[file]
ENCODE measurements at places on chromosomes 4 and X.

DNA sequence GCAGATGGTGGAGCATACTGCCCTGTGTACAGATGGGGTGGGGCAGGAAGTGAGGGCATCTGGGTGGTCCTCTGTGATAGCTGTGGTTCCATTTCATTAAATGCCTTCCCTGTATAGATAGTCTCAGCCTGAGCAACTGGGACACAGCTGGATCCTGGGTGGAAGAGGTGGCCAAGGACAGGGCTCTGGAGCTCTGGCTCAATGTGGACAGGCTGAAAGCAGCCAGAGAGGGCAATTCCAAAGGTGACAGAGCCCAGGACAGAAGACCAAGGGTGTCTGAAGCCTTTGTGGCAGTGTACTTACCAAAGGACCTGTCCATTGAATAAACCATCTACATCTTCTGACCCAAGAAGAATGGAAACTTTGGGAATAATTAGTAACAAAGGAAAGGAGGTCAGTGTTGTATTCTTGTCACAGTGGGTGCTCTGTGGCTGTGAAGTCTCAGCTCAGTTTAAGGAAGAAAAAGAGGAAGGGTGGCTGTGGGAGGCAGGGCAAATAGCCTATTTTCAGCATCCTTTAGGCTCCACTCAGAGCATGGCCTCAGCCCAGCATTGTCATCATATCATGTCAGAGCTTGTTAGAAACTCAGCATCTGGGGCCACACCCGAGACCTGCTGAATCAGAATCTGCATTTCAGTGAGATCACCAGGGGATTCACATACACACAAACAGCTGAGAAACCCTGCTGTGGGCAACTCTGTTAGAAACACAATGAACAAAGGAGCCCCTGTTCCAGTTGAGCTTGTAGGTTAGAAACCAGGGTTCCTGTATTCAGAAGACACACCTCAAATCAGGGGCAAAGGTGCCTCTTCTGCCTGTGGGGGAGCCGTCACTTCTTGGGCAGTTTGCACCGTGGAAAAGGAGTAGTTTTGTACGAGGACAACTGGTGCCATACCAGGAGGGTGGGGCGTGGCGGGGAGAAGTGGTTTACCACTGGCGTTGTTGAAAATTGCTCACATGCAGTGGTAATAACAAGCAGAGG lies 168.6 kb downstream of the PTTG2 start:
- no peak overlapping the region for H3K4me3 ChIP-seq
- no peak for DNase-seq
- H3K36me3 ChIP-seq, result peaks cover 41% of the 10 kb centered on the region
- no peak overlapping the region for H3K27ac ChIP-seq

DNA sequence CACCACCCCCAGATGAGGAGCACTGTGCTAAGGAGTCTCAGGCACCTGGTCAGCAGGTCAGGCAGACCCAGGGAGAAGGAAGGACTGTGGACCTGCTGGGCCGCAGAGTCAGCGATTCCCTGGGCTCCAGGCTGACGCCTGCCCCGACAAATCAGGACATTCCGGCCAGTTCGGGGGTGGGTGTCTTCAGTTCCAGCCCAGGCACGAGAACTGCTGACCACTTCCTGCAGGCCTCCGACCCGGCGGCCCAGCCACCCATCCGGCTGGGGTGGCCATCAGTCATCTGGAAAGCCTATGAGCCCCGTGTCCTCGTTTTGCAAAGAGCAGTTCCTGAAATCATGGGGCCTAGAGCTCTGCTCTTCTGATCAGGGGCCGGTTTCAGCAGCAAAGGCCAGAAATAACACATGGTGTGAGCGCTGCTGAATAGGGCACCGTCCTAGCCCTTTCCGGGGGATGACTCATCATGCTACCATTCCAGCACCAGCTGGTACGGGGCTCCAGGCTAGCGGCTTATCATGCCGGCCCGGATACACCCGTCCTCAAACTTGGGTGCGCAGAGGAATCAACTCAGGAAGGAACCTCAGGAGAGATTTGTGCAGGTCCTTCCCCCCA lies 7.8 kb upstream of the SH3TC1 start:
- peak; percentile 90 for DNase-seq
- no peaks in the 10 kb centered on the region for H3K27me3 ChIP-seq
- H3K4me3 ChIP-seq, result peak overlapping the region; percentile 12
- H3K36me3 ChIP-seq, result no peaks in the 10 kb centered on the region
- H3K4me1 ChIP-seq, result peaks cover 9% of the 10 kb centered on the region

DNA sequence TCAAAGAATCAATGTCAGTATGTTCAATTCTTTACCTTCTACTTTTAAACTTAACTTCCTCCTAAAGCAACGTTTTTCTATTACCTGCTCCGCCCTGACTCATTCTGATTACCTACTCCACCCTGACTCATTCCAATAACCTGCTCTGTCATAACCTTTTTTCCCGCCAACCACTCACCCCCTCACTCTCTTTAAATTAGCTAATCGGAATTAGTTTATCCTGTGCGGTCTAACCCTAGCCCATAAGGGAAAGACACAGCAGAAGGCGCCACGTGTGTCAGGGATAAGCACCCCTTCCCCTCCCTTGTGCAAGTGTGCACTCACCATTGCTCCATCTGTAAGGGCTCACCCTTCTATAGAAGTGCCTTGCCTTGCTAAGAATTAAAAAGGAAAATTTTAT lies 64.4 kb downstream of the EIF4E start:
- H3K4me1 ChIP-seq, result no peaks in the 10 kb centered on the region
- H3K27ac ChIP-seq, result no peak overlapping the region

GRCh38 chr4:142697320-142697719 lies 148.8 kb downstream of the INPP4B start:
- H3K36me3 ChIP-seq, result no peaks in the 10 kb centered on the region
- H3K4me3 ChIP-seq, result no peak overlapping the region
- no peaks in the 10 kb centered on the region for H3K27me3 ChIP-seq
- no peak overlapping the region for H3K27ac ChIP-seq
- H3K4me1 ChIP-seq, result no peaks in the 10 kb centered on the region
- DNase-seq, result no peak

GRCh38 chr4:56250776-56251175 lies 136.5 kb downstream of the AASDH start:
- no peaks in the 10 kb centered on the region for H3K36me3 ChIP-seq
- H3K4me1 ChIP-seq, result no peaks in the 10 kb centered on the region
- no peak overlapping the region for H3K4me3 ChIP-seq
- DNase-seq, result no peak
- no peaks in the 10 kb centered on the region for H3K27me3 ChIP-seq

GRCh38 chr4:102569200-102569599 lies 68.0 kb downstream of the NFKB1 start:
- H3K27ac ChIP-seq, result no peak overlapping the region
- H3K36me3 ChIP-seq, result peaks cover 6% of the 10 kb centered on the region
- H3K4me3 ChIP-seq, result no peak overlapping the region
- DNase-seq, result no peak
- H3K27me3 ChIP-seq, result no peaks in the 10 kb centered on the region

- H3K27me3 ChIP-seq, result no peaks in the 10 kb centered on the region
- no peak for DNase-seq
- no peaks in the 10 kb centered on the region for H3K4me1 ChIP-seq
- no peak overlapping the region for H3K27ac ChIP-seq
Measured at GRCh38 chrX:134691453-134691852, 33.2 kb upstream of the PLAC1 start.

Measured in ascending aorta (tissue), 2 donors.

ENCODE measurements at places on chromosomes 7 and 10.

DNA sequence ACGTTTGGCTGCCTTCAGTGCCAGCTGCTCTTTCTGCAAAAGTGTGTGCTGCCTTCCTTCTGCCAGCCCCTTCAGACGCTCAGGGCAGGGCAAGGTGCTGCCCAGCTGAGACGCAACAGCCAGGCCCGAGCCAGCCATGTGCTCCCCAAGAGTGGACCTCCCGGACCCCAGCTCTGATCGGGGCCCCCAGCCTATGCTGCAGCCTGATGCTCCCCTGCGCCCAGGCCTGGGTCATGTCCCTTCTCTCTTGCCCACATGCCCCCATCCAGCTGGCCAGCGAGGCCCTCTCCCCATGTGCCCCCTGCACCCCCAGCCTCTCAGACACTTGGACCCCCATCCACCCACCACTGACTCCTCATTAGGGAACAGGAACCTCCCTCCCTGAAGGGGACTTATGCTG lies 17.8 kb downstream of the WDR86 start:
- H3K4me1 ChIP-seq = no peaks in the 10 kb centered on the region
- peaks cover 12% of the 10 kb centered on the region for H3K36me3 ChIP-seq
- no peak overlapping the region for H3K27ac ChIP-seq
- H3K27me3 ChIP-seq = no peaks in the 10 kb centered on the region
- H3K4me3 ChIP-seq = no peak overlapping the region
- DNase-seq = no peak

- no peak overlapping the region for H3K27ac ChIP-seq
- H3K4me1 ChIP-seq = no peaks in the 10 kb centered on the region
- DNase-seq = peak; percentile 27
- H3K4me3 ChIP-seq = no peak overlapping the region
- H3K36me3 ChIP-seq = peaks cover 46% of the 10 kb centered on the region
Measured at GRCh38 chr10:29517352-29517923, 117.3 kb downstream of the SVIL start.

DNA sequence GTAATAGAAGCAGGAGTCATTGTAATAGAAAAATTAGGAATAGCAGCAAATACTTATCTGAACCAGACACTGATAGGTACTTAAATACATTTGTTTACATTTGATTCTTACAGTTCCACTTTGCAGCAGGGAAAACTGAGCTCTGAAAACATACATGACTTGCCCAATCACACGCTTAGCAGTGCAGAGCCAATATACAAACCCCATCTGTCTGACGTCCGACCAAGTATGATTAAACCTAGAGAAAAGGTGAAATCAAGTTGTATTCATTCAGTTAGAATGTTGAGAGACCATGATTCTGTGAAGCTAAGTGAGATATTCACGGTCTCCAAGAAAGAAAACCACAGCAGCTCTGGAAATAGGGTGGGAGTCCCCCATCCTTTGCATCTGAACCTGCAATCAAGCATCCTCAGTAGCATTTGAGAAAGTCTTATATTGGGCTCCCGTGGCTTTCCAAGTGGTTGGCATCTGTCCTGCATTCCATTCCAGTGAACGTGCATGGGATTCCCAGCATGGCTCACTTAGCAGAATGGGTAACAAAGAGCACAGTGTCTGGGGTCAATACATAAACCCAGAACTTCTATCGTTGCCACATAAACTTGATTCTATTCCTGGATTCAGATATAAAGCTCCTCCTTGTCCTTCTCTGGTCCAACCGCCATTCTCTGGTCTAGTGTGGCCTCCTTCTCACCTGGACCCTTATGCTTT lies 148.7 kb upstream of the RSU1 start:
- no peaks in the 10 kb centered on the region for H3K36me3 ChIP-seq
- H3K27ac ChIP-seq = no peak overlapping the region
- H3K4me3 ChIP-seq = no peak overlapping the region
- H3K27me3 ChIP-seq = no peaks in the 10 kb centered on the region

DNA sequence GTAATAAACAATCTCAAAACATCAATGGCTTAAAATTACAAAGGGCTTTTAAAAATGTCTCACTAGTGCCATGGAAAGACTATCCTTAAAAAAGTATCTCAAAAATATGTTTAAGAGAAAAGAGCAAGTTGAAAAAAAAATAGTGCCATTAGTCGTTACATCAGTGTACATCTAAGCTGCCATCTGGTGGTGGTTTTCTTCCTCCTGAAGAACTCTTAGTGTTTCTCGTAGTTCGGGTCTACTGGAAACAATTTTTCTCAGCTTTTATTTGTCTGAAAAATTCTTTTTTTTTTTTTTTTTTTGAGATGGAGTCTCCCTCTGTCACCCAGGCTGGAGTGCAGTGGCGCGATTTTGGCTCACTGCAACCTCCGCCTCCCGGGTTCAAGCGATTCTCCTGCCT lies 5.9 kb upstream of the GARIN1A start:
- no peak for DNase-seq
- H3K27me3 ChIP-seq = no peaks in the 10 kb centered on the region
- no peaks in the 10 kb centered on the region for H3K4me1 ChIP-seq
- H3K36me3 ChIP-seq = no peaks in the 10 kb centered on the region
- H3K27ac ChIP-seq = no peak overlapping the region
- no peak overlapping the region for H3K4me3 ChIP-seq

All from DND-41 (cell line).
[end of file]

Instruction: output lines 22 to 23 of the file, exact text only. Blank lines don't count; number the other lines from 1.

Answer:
- DNase-seq, result no peak

GRCh38 chr4:56250776-56251175 lies 136.5 kb downstream of the AASDH start: